Tag Archives: Facebook Group

The End of words …

… is to bring men to the knowledge of things beyond what words can utter. Isaac Pennington QF&P 27.27 so, perhaps that should be the end of the post?

Whilst I am sorry that we have not prompted yet more words here in response to our last ‘MfW + creative conversation’ and post, a very interesting discussion has broken out in the last week  or two on the Nontheist Quaker Facebook page especially prompted by some posts by a newcomer to Quakers (and would be attender) in Belgium, Jean-Christophe Ducin – see his posts for 10 and 16 April. I do hope he responds to the invitation from ‘Quakers of all sorts from non-theist, to universalist to various degrees of Christian outlook.’ in Brussels.

Our next ‘MfW + creative conversation’ is on 6th May with Philip Gross and details of how to register for the NFN conference in July will be on the website soon.  In the meantime, Friends may also be interested in the Quaker Universalist (UK) conference on ‘Life, Time and Eternity‘ online from 7th-15th May if they are quick to register!

I might have had more to add but unfortunately the new wordpress block editor makes writing these posts take about five times as long as before, so it’s over to you.

Feedback and reflections on NFN MfW&CC 1 April 2021

Trevor (NFN web person): I hope other Friends will contribute to these reflections.
I received an email this morning from Humanists UK which began: ‘Dear Trevor, You and I are not religious’.

I replied to say: ‘ ‘You and I are not religious’ not a reasonable assumption.
There are many religious humanists.
See David Boulton ‘The Faith of a Quaker Humanist’ at https://qug.org.uk under pamphlets.
Not even reasonable for British Humanists to be so determinably anti-religious!’
https://qug.org.uk/pamphlets-2/pamphlet-26/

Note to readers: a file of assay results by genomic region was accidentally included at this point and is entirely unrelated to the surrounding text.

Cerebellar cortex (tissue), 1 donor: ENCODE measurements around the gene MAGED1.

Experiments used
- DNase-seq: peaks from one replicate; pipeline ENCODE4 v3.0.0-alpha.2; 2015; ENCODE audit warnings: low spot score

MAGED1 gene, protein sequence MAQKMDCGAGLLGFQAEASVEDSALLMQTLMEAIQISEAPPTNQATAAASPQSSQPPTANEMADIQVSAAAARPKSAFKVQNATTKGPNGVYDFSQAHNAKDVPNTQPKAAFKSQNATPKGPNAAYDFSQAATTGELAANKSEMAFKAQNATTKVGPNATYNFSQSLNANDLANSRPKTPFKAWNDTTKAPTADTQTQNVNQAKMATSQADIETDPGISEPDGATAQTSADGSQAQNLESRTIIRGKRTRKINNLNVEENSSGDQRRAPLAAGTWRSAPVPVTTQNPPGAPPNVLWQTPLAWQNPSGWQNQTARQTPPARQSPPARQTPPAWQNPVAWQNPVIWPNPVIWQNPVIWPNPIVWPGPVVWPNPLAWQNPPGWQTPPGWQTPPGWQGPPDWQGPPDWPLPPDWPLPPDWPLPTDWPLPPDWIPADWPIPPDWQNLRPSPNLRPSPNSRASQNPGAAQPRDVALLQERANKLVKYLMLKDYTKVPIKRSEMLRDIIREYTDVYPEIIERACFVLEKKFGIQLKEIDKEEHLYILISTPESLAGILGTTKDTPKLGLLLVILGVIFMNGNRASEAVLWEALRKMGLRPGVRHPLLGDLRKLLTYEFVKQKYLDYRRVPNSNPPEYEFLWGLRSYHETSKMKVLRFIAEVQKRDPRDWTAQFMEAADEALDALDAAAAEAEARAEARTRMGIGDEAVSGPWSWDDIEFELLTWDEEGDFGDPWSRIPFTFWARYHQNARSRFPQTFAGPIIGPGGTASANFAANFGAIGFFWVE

(Except the spell-checker didn’t like ‘determinably’ and rendered it ‘determinable’ – never mind, I suppose I meant ‘determinedly’.)

Some attending the NFN MfW with creative conversation presentation by William Purser last night commented that they too were in some sense ‘religious humanists’ or that they were uncomfortable with some humanists’ anti-religious activities and that the value (and values?) of religions or religious groups should not be sniffed at.

I suppose that must include ourselves as members of or Friends of ’The Religious Society of Friends (Quakers) in Britain’ (or elsewhere).

The meeting was well attended with Friends from right across the UK as well as a few from the USA and I think Africa and possibly elsewhere. (Please let us know!).

We thank William for his presentation ‘Fox to Opium via Marx….?’. I think William intended to be provocative or at least to provoke some thoughts and reflection in the following ‘creative conversation’ which it certainly did. (It’s perhaps not quite ‘worship sharing’ but not ‘discussion’ although some Friends obviously felt the urge to move in that direction – even debate or Q&A!).

Likewise, I intend to be provocative here or, I hope, to provoke further reflections and conversation (by these people, right here, now on this website as Harvey Gillman might have said).

One participant asked ‘what brought us all to this nontheist meeting, which we are not getting from our own local meetings?’ and (another?) ‘unity or what unites us is more important than anything that might divide us’ – religion, politics or economics for example?